Is a Low Carbohydrate Diet Right for You?

Is a Low Carbohydrate Diet Right for You? Let’s work backwards:

Before diabetes, heart disease and stroke there are things to look out for, these will be discussed and then we will talk about how to turn them around.

Metabolic syndrome is the name they give to a set of risk factors, if you have metabolic syndrome you are at risk for diabetes, heart disease and stroke. It is estimated that over 100 million people in the United States have Metabolic Syndrome with 3 million new cases each year.

To be diagnosed with metabolic syndrome you must have 3 out of the 5 risk factors listed:

·       A large waistline. This also is called abdominal obesity - if you are a man and your waistline is ≥ 35 in. (90 cm.) and if you are a woman and your waistline ≥ to 31 in. (80 cm.).

·       A high triglyceride (TG) level

·       A low HDL cholesterol level or your good cholesterol

·       High blood pressure (BP)

·       High fasting blood glucose (BG)

Insulin resistance has been shown to be the underlying cause of metabolic syndrome. Insulin resistance is a condition in which the body cannot use its insulin properly. Insulin is a hormone that helps move blood sugar into cells where it’s used for energy. Insulin resistance can lead to high blood sugar levels, and it’s closely linked to overweight and obesity. Genetics (ethnicity and family history) and older age are other factors that may play a role in causing metabolic syndrome.

When you continue to eat excess carbohydrates or carbs your body can only store so much in your muscles and in your liver as glycogen before your body runs out of room and when that happens your liver turns carbohydrates into fat via a process called carbohydrate induced hepatic de novo lipogenesis. This fat is in the form of triglycerides or it will be turned into Very Low Density Lipoproteins (VLDL) aka cholesterol, the bad kind. Continually storing carbs as glycogen in your liver can lead to Nonalcoholic fatty liver disease (NAFLD), it is associated with insulin resistance, type 2 diabetes (T2D), and obesity; in other words all the features of Metabolic syndrome are also associated with NAFLD. Increased rates of  lipogenesis have been found in Low Fat/ High Carbohydrate diets.

Working backward to insulin resistance we find that insulin production cannot keep up with the glucose, from a high carbohydrate meal, being rapidly absorbed from the gut.  Insulin resistance is the primary cause of type 2 diabetes and can be seen years before the actual onset. 

A diet high in carbohydrates is not for everyone, if you have noticed any of these symptom or have been told by your doctor that you are glucose intolerant, insulin resistant, have NAFLD or metabolic syndrome it might be a time to eliminate the likely culprit.



Metabolic Syndrome or any of it's markers: large waist circumference (Men WC ≥ 35”, Woman WC ≥ 31”), high TG/low HDL, high BP, and high BG  and/or Nonalcoholic Fatty Liver Disease <-- Insulin Resistance <-- Glucose Sensitivity <-- Diet high in carbohydrates

How eating a Low Carb, Ketogenic Diet (LCKD) can help you:

On a low carb diet that induces ketosis you force your body to run on fat because you aren’t supplying it with an abundance of carbohydrates any more. This increased fat oxidation turns your body in a fat burning machine while the reduced amount of carbs that you eat allow your body to start to heal because you are no longer forcing your body to produce insulin to combat large amounts of carbohydrates. When in ketosis saturated fat becomes the preferred source of energy and as such it will use the saturated fat in your body, which decreases the amount of saturated fat in the blood. In addition to using fat as fuel you are also no longer eating a surplus volume of carbohydrates so your liver will no longer have to make fat from excess carbohydrates (de novo lipogenesis) most of which, if you remember, ends up as saturated fat in your blood or triglycerides. This is why saturated fat and triglycerides levels go down on a low carb diet. While in ketosis your body simultaneously reduces Triglyceride levels while increasing your HDL or “good” cholesterol. An increase in your good cholesterol is the best way to improve your heart health as it takes excess cholesterol back to the liver. HDL levels are not improved as quickly as the triglycerides are lowered but over a two-year study it showed that HDL levels continued to rise.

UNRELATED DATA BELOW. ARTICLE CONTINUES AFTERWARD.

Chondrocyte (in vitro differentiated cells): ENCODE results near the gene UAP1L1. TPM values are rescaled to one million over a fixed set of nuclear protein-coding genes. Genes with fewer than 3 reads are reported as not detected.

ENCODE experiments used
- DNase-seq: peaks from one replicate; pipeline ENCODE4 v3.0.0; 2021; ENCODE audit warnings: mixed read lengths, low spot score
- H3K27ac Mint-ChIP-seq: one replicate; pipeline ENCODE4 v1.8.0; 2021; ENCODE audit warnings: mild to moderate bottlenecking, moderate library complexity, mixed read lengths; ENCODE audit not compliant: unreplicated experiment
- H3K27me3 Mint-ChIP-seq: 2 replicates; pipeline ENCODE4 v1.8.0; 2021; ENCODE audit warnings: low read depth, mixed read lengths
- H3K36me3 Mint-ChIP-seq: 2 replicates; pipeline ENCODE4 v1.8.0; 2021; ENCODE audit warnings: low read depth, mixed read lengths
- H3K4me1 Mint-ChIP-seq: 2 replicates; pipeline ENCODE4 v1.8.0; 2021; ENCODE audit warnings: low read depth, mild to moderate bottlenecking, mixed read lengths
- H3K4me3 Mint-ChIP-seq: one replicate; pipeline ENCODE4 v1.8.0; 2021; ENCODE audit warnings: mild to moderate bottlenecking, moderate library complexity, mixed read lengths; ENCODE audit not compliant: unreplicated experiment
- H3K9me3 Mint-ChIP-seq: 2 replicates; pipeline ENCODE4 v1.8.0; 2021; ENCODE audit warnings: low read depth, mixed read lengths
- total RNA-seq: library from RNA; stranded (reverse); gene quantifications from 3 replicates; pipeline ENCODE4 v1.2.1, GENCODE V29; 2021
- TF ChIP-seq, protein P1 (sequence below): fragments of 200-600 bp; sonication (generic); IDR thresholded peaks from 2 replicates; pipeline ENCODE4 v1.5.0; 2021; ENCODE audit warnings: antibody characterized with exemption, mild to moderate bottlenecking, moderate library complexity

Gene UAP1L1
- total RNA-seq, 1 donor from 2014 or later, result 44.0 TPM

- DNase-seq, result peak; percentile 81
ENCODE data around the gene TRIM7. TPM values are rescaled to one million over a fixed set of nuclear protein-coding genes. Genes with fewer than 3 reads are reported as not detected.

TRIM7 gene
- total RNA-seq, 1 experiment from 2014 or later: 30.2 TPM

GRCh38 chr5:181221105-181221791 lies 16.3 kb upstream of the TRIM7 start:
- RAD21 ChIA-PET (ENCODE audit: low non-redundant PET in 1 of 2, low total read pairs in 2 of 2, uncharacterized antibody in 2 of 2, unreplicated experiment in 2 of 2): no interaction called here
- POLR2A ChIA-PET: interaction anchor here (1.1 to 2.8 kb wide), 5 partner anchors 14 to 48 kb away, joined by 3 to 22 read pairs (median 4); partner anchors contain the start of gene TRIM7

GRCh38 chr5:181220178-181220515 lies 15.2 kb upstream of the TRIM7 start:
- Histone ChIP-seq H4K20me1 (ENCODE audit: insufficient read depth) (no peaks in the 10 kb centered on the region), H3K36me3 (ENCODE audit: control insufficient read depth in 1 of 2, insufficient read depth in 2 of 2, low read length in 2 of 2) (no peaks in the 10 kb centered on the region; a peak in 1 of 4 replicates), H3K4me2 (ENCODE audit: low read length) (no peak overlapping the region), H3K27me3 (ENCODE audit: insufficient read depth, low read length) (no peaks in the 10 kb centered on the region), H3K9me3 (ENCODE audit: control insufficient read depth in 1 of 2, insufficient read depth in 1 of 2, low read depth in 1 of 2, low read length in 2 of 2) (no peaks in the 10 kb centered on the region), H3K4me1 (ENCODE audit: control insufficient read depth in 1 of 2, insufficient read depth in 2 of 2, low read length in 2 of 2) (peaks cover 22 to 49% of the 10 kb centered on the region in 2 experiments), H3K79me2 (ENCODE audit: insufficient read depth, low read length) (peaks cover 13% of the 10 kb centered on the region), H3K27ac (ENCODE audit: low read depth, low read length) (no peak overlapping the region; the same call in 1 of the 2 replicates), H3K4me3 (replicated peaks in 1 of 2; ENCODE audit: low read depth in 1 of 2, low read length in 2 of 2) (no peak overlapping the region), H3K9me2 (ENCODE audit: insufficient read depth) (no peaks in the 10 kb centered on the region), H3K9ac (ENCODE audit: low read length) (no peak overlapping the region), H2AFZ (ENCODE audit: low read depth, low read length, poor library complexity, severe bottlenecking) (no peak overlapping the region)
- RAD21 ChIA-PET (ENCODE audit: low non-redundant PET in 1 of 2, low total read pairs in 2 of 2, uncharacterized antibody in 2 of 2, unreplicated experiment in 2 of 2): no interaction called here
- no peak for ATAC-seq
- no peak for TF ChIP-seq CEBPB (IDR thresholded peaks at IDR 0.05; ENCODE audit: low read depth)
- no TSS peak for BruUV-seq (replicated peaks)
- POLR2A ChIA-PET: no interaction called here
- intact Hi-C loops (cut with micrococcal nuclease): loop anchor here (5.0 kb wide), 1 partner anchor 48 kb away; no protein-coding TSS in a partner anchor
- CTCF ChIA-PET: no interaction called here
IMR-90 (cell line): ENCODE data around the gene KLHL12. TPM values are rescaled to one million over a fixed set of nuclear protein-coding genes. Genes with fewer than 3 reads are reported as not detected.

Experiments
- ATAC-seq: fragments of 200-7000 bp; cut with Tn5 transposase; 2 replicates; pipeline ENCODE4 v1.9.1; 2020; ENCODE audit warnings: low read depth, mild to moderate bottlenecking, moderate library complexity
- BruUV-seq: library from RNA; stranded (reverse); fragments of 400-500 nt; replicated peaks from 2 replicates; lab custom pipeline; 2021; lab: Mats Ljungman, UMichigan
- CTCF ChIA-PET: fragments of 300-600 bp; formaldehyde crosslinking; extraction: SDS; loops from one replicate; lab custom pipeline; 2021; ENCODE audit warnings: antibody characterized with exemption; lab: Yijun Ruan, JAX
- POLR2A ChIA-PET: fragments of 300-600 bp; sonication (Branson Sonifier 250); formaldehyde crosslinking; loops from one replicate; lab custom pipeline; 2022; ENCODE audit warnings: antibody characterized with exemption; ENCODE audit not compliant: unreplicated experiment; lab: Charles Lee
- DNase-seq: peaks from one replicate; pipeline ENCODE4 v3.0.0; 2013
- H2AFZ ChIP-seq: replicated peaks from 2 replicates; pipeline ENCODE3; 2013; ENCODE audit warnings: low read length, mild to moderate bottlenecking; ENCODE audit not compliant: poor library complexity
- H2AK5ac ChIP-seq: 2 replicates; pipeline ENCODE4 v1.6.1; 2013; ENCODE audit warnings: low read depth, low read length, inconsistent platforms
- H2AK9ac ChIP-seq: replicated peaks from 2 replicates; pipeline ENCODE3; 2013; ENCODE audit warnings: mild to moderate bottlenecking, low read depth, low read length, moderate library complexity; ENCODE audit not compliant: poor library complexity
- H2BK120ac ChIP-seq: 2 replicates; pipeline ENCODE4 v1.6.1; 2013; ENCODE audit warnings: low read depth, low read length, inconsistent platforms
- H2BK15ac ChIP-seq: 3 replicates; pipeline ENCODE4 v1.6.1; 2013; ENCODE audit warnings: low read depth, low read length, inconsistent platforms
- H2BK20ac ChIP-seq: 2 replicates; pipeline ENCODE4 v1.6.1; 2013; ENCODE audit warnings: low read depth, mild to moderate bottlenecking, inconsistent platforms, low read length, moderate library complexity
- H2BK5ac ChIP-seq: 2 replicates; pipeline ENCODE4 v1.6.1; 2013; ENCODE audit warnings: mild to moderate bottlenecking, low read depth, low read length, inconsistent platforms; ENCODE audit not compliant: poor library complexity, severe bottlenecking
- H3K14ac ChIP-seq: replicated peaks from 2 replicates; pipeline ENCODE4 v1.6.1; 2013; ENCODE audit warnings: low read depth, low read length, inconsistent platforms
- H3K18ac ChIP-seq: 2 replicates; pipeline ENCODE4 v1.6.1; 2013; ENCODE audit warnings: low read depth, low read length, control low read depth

A low carbohydrate, ketogenic diet  has been shown to lower blood pressure and is also very effective at lowering blood glucose, so much so that T2D patients on a LCKD have been able to decrease and even stop taking medication – this is obviously while under a doctor’s care and advisement.

While on a LCKD your body is healing from the inside and when you Mind Your Macros you will be following nutritional guidelines so that you will lose weight while your body heals and  if your WC is: Men WC ≥ 35”, Woman WC ≥ 31 then ketosis will be burning off the excess abdominal fat at an increased rate as compared to fat from other parts of your body as it uses your fat stores for energy.

By reducing our carbs and eating a LCKD we are able to lose the large stomach, decrease our triglycerides, increase our good cholesterol (HDL), decrease blood pressure and blood glucose. The studies show that interrelationships between a LCKD and the reverse of metabolic syndrome, NAFLD and T2D are too big to ignore.


Low Carb, Ketogenic Diet --> decreases the need for insulin --> reduction in blood glucose --> no longer forcing the body to deal with excess carbs by storing them in your liver and turning them into fat (de novo lipogenesis) --> reduction in fatty liver --> reduction in saturated fat and triglycerides in the blood --> increased HDL, the good cholesterol --> and decreasing high blood pressure. Effectively reducing or eliminating most if not all of your metabolic syndrome markers.